“I don’t live a life of regrets.”

 

Casey Football Club Backman, Tom Freeman, insists that he learns from every experience and that he has found the perfect balance of football and life to make him content.

 

At just 19 years of age, Freeman has been committing himself to professional football, as well as balancing his family, friends and life outside the 120 minutes on field.

 

Fondly known as ‘Freeza’, he knew he was infatuated with the game from a very young age, with his father Peter playing for St Kilda from 1988 to 1990 and inspiring Freeman and his two brothers to take the game on early.

 

“Footy has really run through the family,” he said.

 

Freeman began his career at Mount Eliza Junior Footy Club, advancing to Under 9’s at the age of seven. He then went on to play in the TAC Cup with the Dandenong Stingrays, while also playing in the Firsts’ (senior school team) at his secondary school, Peninsula Grammar, mixed with some Senior footy at Mount Eliza.

 

“In my School Firsts, I played key forward for the season. In my second year (Year 12) in line with Stingrays, I played majority midfield, with rest up forward, just to get exposure in different positions,” he said.

 

But it wasn’t all smooth sailing for Freeman, who, towards the end of his schooling years, was struggling to find his balance between his many football commitments and his school life.

 

“There were pros and cons of playing school footy, as I got to play in the School One’s which was a huge achievement. But then I was missing out on playing TAC Cup games because of it,” said Freeman.

 

However, Freeman always shared the enjoyment of his school football, noting that he still got the exposure and built the mateship that helped him through the high-pressures of footy and high school.

 

“I enjoyed playing school games, as I still got to play at a high level, but I also got to play with my close mates, which really brought the better out of me.”

 

At the end of his schooling at Peninsula Grammar, Freeman decided to go full steam ahead on his professional football career, determined to keep his dream of professional football at the front of his mind.

 

“I deferred Uni last year, just because I couldn’t commit to going straight into full time or part time. I was really burnt out from the pressures of school and school footy,” he said.

 

From there, ‘Freeza’ put his energy into his football skills and landed at Casey Football Club, competing in the VFL.

 

Freeman instantly felt at home with the Demons, who welcomed him with open arms and taught him the importance of mateship and having a good time.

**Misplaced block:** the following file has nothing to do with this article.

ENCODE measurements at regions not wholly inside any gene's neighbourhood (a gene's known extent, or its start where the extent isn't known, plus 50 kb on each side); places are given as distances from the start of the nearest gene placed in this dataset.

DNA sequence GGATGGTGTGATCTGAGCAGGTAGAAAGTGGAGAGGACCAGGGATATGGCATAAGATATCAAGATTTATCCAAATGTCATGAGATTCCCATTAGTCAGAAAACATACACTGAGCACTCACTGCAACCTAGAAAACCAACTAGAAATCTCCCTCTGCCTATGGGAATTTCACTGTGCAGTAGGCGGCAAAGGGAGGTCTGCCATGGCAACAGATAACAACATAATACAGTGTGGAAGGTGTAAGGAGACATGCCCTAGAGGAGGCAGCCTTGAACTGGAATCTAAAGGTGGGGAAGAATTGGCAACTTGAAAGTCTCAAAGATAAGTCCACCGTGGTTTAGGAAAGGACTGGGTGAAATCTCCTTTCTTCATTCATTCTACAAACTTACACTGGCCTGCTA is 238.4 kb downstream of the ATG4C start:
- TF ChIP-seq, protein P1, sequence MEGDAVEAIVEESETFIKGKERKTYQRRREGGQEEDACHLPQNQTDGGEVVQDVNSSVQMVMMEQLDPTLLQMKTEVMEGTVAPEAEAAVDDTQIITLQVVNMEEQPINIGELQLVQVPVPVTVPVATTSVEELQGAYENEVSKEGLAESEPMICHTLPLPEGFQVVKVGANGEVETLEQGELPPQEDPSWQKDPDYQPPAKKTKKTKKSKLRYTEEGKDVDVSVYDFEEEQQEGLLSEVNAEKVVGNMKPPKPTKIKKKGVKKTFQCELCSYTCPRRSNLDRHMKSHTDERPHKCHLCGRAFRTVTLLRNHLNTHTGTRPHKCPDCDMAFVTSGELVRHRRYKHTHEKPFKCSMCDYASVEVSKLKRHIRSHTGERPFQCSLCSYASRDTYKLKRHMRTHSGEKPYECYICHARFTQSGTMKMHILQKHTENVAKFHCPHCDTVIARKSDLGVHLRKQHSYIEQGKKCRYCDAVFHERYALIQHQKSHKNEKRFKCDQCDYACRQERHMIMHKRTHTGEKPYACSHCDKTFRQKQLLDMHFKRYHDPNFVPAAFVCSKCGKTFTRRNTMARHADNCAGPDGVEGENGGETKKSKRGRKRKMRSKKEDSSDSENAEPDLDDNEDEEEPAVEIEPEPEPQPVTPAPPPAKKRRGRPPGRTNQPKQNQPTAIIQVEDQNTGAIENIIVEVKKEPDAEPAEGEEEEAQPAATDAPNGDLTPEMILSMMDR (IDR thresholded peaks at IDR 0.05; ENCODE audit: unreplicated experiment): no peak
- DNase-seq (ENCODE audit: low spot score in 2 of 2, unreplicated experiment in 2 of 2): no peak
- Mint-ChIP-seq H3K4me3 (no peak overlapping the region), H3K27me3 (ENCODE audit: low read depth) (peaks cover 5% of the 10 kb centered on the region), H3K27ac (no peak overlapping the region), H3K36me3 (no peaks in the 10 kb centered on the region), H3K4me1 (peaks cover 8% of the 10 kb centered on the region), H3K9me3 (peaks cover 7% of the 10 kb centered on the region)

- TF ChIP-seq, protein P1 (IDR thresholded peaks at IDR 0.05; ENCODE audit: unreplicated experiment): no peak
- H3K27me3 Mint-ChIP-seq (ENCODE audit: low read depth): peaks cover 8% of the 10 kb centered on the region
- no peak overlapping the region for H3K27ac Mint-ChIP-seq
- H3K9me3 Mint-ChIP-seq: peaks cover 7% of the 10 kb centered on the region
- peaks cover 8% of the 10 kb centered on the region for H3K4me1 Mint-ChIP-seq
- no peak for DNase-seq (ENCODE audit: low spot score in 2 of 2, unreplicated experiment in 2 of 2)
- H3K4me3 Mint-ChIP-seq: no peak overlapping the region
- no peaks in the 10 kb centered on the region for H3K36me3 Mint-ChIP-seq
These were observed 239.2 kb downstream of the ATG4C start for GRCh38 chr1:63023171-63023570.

“One of the key things we value as a club is enjoyment, in not only playing, but also training and just supporting the guys around you.”

 

The Demons, where Freeman spent most of his 2018 season, helped Tom to find the passion he has always had for AFL.

 

“Being at Casey has given me another perspective on the game, has helped me enjoy football more and fall in love with the game again.”

 

The club has even instilled playing confidence in Freeman, pushing him to adapt his role on the ground.

 

“At Casey, I’m playing as a general back man and loving it.”

 

But Freeman knows that playing VFL is just the start of what he believes will be a long and successful football journey.

 

“I want to keep bettering myself and pushing myself to play at the highest level I can to keep the dream of playing AFL alive,” said Freeman.

 

And while the goal is to push to reach AFL level, Freeman has been learning that footy is only one layer that makes up his fabric of his existence and that it’s vital to have many options to find other passions in.

 

“I would tell my younger self that you always need a back-up plan, which is something I disregarded for a long time.”

 

“I’ve realised footy isn’t everything and I can have a life away from it.”

 

He’s even preparing to begin studying this year, in hopes to keep his connection and love of AFL and sport at the forefront of his life.

 

“I’m looking at going to Uni this year in a Sports Management course. This course opens up a heap of avenues into different sporting clubs, whether that’s out in the field or admin work in the office.”

 

Further, Freeman has actually utilised his time in the intense VFL environment to learn to spread his time around enough to enjoy his work, company of those he loves and finding time to relax by himself.

 

“Working a couple of days a week, planning to catch up with friends and family helps as a sort of distraction and enables me to switch off from footy for a period of time,” he said.

 

“Also, allocating time for myself to refresh is key for me to have a clear mind, so I’m ready to learn and get better as a player and make good decisions as a person.”

 

And while he is only 19, Freeman has been able to reflect and build on the experiences that he has encountered to grow as not only a footballer, but a person overall.

 

“Footy isn’t the be all end all and you can’t just rely on footy to get you somewhere in life,” Freeman said.

 

“But, I don’t have any regrets with the path I’ve chosen in footy, because everything in life happens for a reason.”